How to Choose the Right Generator for Your Business

Posted: 2021-01-05

Power outages can happen anywhere, at any given time. Even developed countries like the United States can experience major blackouts. One example is the Northeast blackout in 2003, a widespread power outage throughout Northeastern and Midwestern United States. The outage affected more than 45 million people in eight U.S. states and 10 million people in south central Ontario, Canada. This outage led many business owners to install backup generators in their electrical wiring systems.

Having a consistent power source is essential to your business. When the power goes out, you lose revenue. Without a backup power supply, your work will be put to a halt, affecting your bottom line. Therefore, you need to install a backup generator to ensure your business is unaffected by power outages. But how do you choose the right one? Here are some factors you might want to consider before buying a gen set for your business.


In any equipment purchase, considering your budget allocation is the first step to finding the right system; buying a generator is no different. Therefore, it is crucial to have a budget in place to know what specific generators to look into. While having consistent power is essential to your business’s success, you still have to consider the cost implications and benefits before making the purchase.

Generator Type

Generators can be classified into two types: portable and standby. A portable unit is powered by gas or diesel and can provide temporary electrical power. It uses a combustion engine to generate electricity and can be wired into a facility’s sub panel. This type of generator is perfect for remote job sites as it can power tools and lights.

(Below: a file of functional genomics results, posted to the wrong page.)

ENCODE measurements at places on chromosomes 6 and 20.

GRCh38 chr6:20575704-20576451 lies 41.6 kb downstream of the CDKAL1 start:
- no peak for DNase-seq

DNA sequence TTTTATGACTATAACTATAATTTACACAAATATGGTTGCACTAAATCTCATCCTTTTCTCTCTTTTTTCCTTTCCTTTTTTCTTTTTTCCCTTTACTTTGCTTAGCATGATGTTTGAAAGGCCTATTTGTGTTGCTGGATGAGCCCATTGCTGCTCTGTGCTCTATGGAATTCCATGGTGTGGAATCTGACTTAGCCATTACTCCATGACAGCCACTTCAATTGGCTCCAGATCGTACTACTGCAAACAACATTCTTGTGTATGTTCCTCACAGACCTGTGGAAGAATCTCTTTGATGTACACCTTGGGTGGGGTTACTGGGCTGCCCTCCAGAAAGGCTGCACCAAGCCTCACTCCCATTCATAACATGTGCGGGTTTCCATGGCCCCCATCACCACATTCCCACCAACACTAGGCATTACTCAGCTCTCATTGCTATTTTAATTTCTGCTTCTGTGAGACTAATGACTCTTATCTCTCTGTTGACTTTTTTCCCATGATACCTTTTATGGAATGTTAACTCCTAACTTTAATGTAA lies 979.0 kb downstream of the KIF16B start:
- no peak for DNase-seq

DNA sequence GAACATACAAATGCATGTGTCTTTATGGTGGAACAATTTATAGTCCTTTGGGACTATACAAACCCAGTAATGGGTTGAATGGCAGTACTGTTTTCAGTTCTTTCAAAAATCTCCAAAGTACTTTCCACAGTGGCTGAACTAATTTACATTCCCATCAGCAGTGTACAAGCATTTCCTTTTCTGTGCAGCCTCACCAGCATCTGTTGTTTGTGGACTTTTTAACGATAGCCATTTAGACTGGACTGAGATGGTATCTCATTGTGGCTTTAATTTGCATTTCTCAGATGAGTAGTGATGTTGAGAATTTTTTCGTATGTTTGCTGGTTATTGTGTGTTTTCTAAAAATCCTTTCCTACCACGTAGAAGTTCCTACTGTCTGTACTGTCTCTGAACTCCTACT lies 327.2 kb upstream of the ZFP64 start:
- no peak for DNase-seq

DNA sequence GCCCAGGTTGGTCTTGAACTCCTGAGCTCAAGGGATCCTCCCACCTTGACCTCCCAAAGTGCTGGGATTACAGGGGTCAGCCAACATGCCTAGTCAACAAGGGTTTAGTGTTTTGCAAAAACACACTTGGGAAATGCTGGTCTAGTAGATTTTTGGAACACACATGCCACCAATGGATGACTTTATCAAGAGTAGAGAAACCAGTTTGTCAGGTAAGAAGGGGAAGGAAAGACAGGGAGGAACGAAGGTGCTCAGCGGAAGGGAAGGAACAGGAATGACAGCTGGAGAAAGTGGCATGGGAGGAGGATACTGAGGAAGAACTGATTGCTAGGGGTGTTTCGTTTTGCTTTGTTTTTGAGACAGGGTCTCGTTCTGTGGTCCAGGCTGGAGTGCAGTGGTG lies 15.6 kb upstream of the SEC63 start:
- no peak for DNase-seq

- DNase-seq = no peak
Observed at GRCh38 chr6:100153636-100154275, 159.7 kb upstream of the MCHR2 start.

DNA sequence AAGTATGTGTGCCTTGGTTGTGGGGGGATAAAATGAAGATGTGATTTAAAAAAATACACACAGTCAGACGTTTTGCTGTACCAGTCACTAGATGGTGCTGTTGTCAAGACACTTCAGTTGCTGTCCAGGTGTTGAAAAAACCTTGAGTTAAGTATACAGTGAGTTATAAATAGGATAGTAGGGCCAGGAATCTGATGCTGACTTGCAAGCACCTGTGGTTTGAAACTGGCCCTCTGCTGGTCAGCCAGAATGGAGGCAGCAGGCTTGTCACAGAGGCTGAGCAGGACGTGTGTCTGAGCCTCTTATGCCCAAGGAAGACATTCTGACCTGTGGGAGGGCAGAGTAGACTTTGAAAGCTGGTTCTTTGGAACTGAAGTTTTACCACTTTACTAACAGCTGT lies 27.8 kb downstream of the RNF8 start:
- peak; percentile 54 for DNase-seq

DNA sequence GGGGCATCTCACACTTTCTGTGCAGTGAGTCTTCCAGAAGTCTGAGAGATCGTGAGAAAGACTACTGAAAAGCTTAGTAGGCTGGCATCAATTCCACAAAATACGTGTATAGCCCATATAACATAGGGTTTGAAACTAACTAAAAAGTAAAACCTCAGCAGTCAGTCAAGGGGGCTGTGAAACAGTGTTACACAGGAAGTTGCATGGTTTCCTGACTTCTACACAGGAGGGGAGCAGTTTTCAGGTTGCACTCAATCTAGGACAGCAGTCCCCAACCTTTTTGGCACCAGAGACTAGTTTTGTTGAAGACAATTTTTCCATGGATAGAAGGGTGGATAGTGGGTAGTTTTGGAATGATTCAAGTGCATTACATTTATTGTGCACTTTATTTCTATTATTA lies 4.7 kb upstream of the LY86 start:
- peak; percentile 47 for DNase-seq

On the other hand, a standby generator is an electrical system that operates with an automatic transfer switch that commands it to provide power to a device in case of a power loss. It operates automatically and offers permanent power protection. It runs on either propane or natural gas and will operate on whatever fuel type you have in your workplace. Standby generators are used in safety systems for elevators, standby lighting, medical and life support systems as well as fire protection systems.

Power Requirements

Generators are available in various sizes and setups, so determining how you are going to use them will give you an idea of what particular generator you need for your business. What is the total amount of power and wattage do you need to run all of your systems and applications? Do you require backup power to maintain productivity at an industrial plant? Or do you need a portable unit to power your industrial tools and remote operations? It’s best to make a list of all the necessary processes and their corresponding power requirements to identify what generator meets those needs.

Fuel Options

Depending on the type, generators have varying fuel sources. Most commercial generators run on diesel, mainly because diesel has better efficiency and is safer to use compared to other fuel options. If you are going to use the generator in remote areas, you will find diesel more accessible than others. It’s also easier to store and cheaper than natural gas — that’s why it’s the preferred choice in most commercial applications.

Contrarily, gasoline gums up your carburetor and is difficult to store in large quantities. During a crisis, you may also find it hard to access gasoline as fuel stations are likely to be without power and their resources are depleted.

Another way to fuel your generator is propane, also referred to as liquefied petroleum gas (LPG). This fuel type requires a tank that is separate from the generator itself. The tanks can be the same kind used for heaters and grills. Propane tanks are usually refilled by a service truck.

Safety Features

The factors mentioned above should be taken into account before deciding on a backup power supply. However, the one thing you can’t ignore is safety. It’s best to look for a generator that has an automatic CO shut off feature that turns the system off if the unit detects high levels of this dangerous gas. Also, look for a gen set that has an automatic start sensor, which ensures automatic backup during an emergency.